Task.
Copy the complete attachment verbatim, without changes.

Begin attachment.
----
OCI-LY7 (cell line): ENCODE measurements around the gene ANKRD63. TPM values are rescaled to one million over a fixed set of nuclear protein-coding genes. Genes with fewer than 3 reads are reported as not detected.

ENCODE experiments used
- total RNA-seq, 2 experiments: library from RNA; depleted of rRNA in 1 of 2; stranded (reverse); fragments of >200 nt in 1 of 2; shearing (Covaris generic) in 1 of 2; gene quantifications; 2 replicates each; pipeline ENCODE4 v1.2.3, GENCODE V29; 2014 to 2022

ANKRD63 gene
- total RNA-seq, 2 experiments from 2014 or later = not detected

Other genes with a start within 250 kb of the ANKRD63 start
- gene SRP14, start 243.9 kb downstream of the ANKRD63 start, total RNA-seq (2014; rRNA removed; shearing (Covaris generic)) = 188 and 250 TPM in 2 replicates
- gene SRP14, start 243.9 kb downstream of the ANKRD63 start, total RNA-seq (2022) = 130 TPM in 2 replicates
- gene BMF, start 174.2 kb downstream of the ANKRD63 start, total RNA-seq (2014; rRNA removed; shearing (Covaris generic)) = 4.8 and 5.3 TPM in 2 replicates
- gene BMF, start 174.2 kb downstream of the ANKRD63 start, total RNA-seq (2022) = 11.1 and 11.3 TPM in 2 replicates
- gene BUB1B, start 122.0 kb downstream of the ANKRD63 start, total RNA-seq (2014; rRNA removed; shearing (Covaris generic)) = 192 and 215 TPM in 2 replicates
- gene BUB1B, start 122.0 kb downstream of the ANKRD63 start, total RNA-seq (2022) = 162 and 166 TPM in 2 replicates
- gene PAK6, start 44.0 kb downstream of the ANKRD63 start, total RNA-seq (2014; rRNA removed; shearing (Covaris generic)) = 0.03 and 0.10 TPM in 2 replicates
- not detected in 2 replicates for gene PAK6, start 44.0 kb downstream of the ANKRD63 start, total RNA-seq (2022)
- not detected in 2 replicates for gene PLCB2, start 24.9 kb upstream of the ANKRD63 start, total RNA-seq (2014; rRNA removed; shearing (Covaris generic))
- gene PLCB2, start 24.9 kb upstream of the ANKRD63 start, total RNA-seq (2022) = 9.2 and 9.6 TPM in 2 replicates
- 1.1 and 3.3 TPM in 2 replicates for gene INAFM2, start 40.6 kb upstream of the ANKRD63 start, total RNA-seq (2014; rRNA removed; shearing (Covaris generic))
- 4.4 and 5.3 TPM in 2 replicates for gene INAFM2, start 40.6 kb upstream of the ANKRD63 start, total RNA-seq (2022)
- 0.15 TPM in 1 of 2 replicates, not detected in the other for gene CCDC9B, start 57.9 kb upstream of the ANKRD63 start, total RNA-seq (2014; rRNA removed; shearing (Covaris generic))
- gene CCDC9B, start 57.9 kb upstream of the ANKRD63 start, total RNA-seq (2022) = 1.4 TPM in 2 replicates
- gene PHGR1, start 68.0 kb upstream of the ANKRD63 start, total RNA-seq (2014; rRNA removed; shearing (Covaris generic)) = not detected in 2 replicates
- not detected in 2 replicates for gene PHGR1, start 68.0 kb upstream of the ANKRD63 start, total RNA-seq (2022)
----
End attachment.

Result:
OCI-LY7 (cell line): ENCODE measurements around the gene ANKRD63. TPM values are rescaled to one million over a fixed set of nuclear protein-coding genes. Genes with fewer than 3 reads are reported as not detected.

ENCODE experiments used
- total RNA-seq, 2 experiments: library from RNA; depleted of rRNA in 1 of 2; stranded (reverse); fragments of >200 nt in 1 of 2; shearing (Covaris generic) in 1 of 2; gene quantifications; 2 replicates each; pipeline ENCODE4 v1.2.3, GENCODE V29; 2014 to 2022

ANKRD63 gene
- total RNA-seq, 2 experiments from 2014 or later = not detected

Other genes with a start within 250 kb of the ANKRD63 start
- gene SRP14, start 243.9 kb downstream of the ANKRD63 start, total RNA-seq (2014; rRNA removed; shearing (Covaris generic)) = 188 and 250 TPM in 2 replicates
- gene SRP14, start 243.9 kb downstream of the ANKRD63 start, total RNA-seq (2022) = 130 TPM in 2 replicates
- gene BMF, start 174.2 kb downstream of the ANKRD63 start, total RNA-seq (2014; rRNA removed; shearing (Covaris generic)) = 4.8 and 5.3 TPM in 2 replicates
- gene BMF, start 174.2 kb downstream of the ANKRD63 start, total RNA-seq (2022) = 11.1 and 11.3 TPM in 2 replicates
- gene BUB1B, start 122.0 kb downstream of the ANKRD63 start, total RNA-seq (2014; rRNA removed; shearing (Covaris generic)) = 192 and 215 TPM in 2 replicates
- gene BUB1B, start 122.0 kb downstream of the ANKRD63 start, total RNA-seq (2022) = 162 and 166 TPM in 2 replicates
- gene PAK6, start 44.0 kb downstream of the ANKRD63 start, total RNA-seq (2014; rRNA removed; shearing (Covaris generic)) = 0.03 and 0.10 TPM in 2 replicates
- not detected in 2 replicates for gene PAK6, start 44.0 kb downstream of the ANKRD63 start, total RNA-seq (2022)
- not detected in 2 replicates for gene PLCB2, start 24.9 kb upstream of the ANKRD63 start, total RNA-seq (2014; rRNA removed; shearing (Covaris generic))
- gene PLCB2, start 24.9 kb upstream of the ANKRD63 start, total RNA-seq (2022) = 9.2 and 9.6 TPM in 2 replicates
- 1.1 and 3.3 TPM in 2 replicates for gene INAFM2, start 40.6 kb upstream of the ANKRD63 start, total RNA-seq (2014; rRNA removed; shearing (Covaris generic))
- 4.4 and 5.3 TPM in 2 replicates for gene INAFM2, start 40.6 kb upstream of the ANKRD63 start, total RNA-seq (2022)
- 0.15 TPM in 1 of 2 replicates, not detected in the other for gene CCDC9B, start 57.9 kb upstream of the ANKRD63 start, total RNA-seq (2014; rRNA removed; shearing (Covaris generic))
- gene CCDC9B, start 57.9 kb upstream of the ANKRD63 start, total RNA-seq (2022) = 1.4 TPM in 2 replicates
- gene PHGR1, start 68.0 kb upstream of the ANKRD63 start, total RNA-seq (2014; rRNA removed; shearing (Covaris generic)) = not detected in 2 replicates
- not detected in 2 replicates for gene PHGR1, start 68.0 kb upstream of the ANKRD63 start, total RNA-seq (2022)